[info]                                         @ 5   scala.collection.mutable.HashMap::elemHashCode (6 bytes)   inline (hot)
[info]                                          \-> TypeProfile (577289/577289 counts) = scala/collection/mutable/HashMap
[info]                                           @ 2   scala.collection.mutable.HashTable$HashUtils::elemHashCode$ (6 bytes)   inline (hot)
[info]                                             @ 2   scala.collection.mutable.HashTable$HashUtils::elemHashCode (5 bytes)   inline (hot)
[info]                                               @ 1   scala.runtime.Statics::anyHash (65 bytes)   inline (hot)
[info]                                                 @ 61   java.lang.Integer::hashCode (8 bytes)   inline (hot)
[info]                                                   @ 4   java.lang.Integer::hashCode (2 bytes)   inlining too deep
[info]                                         @ 10   scala.collection.mutable.HashMap::index (6 bytes)   inline (hot)
[info]                                           @ 2   scala.collection.mutable.HashTable::index$ (6 bytes)   inline (hot)
[info]                                             @ 2   scala.collection.mutable.HashTable::index (34 bytes)   inline (hot)
[info]                                               @ 1   scala.collection.mutable.HashMap::table (5 bytes)   accessor
[info]                                               @ 13   scala.collection.mutable.HashMap::seedvalue (5 bytes)   accessor
[info]                                               @ 18   scala.collection.mutable.HashMap::improve (7 bytes)   inline (hot)
[info]                                                 @ 3   scala.collection.mutable.HashTable$HashUtils::improve$ (7 bytes)   inline (hot)
[info]                                                   @ 3   scala.collection.mutable.HashTable$HashUtils::improve (27 bytes)   inlining too deep
[info]                                               @ 26   java.lang.Integer::bitCount (49 bytes)   (intrinsic)
[info]                                         @ 15   scala.collection.mutable.HashTable::findEntry0 (44 bytes)   inline (hot)
[info]                                           @ 1   scala.collection.mutable.HashMap::table (5 bytes)   accessor
[info]                                           @ 15   scala.collection.mutable.DefaultEntry::key (5 bytes)   accessor
[info]                                            \-> TypeProfile (38245/38245 counts) = scala/collection/mutable/DefaultEntry
[info]                                           @ 21   scala.collection.mutable.HashMap::elemEquals (7 bytes)   inline (hot)
[info]                                             @ 3   scala.collection.mutable.HashTable::elemEquals$ (7 bytes)   inline (hot)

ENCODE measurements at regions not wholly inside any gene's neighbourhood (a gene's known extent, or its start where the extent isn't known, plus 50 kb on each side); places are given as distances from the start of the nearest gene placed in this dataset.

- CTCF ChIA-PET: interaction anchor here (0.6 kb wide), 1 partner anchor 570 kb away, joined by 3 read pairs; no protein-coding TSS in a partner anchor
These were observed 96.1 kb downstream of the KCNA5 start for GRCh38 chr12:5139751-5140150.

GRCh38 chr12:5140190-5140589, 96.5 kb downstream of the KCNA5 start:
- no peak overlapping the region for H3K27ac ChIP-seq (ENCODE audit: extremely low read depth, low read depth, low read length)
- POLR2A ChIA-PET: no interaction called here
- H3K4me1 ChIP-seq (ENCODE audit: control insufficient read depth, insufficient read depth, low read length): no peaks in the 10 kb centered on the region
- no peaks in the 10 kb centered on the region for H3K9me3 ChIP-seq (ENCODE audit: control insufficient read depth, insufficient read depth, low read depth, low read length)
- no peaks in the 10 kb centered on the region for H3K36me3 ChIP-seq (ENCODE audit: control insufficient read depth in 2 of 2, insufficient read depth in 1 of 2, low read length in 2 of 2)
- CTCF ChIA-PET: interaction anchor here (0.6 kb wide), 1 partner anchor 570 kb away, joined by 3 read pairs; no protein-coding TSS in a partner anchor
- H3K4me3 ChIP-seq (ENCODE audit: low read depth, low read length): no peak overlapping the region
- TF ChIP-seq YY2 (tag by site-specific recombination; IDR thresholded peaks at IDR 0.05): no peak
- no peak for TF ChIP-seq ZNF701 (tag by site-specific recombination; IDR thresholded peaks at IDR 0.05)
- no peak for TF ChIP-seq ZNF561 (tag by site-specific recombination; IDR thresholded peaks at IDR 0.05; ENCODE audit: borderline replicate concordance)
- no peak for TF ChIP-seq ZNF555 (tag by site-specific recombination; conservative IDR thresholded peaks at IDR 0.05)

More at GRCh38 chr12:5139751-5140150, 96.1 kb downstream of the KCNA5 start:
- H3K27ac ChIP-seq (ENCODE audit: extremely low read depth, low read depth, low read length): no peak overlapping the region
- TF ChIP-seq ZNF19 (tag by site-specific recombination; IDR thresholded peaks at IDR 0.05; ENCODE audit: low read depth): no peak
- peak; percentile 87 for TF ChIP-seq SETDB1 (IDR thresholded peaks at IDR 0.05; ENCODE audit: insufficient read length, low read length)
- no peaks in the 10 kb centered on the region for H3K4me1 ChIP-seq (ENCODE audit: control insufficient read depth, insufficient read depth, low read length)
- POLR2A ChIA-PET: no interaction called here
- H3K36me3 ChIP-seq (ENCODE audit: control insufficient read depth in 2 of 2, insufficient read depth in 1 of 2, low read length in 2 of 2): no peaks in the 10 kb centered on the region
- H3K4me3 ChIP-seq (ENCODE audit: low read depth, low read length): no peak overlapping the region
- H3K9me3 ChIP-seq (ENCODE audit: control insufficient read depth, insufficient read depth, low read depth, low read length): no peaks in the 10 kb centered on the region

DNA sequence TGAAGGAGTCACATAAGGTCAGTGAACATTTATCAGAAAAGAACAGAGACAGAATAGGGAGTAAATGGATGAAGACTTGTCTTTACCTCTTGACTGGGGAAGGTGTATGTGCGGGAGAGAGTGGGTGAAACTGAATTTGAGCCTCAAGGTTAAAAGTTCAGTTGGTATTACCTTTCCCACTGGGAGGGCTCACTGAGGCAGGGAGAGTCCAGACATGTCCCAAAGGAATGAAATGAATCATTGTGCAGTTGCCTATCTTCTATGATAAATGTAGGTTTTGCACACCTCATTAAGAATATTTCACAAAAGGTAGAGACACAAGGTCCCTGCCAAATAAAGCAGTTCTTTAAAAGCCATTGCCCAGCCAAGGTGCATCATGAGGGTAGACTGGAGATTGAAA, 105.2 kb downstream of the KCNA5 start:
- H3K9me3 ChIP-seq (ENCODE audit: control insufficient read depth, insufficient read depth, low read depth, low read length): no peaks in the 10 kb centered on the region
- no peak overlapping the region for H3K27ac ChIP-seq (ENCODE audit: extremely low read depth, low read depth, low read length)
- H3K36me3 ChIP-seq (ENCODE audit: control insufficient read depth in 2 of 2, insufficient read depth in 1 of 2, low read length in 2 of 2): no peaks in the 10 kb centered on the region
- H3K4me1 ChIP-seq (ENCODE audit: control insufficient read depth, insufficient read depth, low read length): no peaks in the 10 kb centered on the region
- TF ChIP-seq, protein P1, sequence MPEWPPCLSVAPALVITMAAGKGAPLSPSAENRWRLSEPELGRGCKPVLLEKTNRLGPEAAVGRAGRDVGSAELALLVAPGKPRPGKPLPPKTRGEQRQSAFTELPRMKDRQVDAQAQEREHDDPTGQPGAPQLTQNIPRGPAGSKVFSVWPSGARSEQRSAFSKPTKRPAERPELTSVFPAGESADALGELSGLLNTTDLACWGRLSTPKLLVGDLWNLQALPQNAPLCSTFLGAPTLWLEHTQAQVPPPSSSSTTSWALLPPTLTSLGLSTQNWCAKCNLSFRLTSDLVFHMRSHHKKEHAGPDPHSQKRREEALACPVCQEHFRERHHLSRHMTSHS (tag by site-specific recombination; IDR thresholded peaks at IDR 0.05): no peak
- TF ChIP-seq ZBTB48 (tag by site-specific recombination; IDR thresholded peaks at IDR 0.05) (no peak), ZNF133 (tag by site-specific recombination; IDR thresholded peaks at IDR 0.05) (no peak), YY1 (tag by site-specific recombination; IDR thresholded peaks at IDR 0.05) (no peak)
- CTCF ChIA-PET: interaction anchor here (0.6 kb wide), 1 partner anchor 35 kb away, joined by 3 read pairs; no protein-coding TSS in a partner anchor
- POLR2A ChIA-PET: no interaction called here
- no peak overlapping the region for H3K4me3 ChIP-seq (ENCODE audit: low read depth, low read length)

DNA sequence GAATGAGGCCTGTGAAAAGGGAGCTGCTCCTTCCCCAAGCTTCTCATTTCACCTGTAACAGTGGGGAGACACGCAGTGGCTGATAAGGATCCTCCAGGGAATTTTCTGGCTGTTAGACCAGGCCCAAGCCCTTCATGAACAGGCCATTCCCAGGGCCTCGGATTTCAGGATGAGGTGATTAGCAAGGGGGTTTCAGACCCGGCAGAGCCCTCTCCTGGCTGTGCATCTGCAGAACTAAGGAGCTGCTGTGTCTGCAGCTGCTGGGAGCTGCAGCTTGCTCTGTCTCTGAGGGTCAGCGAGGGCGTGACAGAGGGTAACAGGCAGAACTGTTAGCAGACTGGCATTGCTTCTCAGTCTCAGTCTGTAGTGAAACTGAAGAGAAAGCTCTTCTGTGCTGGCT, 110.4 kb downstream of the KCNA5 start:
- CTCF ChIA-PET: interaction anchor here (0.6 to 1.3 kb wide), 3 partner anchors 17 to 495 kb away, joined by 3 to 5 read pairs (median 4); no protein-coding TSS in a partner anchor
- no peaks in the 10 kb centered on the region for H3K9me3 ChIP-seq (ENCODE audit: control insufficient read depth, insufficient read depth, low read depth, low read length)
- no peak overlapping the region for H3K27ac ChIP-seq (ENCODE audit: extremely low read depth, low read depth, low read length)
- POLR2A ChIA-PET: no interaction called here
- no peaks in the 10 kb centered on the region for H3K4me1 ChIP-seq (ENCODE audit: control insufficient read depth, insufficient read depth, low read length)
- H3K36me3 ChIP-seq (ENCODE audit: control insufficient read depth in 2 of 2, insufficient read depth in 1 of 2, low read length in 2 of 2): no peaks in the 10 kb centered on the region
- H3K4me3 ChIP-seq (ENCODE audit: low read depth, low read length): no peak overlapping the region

[info]                                               @ 3   scala.collection.mutable.HashTable::elemEquals (12 bytes)   inline (hot)
[info]                                                 @ 2   scala.runtime.BoxesRunTime::equals (13 bytes)   inline (hot)
[info]                                                   @ 9   scala.runtime.BoxesRunTime::equals2 (52 bytes)   too big
[info]                                           @ 30   scala.collection.mutable.DefaultEntry::next (5 bytes)   inline (hot)
[info]                                             @ 1   scala.collection.mutable.DefaultEntry::next (5 bytes)   accessor
[info]                                   @ 22   scala.collection.mutable.DefaultEntry::value (5 bytes)   accessor
[info]                                   @ 25   scala.Some::<init> (10 bytes)   inline (hot)
[info]                                     @ 6   scala.Option::<init> (9 bytes)   inline (hot)
[info]                                       @ 1   java.lang.Object::<init> (1 bytes)   inline (hot)
[info]                                       @ 5   scala.Product::$init$ (1 bytes)   inline (hot)

Hot calls into higher level methods (like groupBy) can run into the inliing depth limit at a slightly different spot.

That HotSpot limit is known to be a bit on the low side for historical reasons. The implementation of "lambda forms" in the java.lang.invoke implementation ran into it, but rather than raising it added special cases into HotSpot for lambda form frames.

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scabug commented Nov 14, 2016

@paplorinc said (edited on Nov 14, 2016 8:20:23 PM UTC):
Thanks @Ichoran. I've tried your pattern matching unrolling, but for some reason it only slowed down my test (30k vs 32k ops/s):

public static class Test extends Base {
    scala.collection.mutable.HashMap<Object, Object> map = HashMap$.MODULE$.empty();

    @State(Scope.Thread)
    public class Initialized {
        @Setup(Level.Invocation)
        public void initializeMutable(Base state) {
            for (int i = 0; i < state.CONTAINER_SIZE; i++) {
                map.put(i, i);
            }
        }

        @TearDown(Level.Invocation)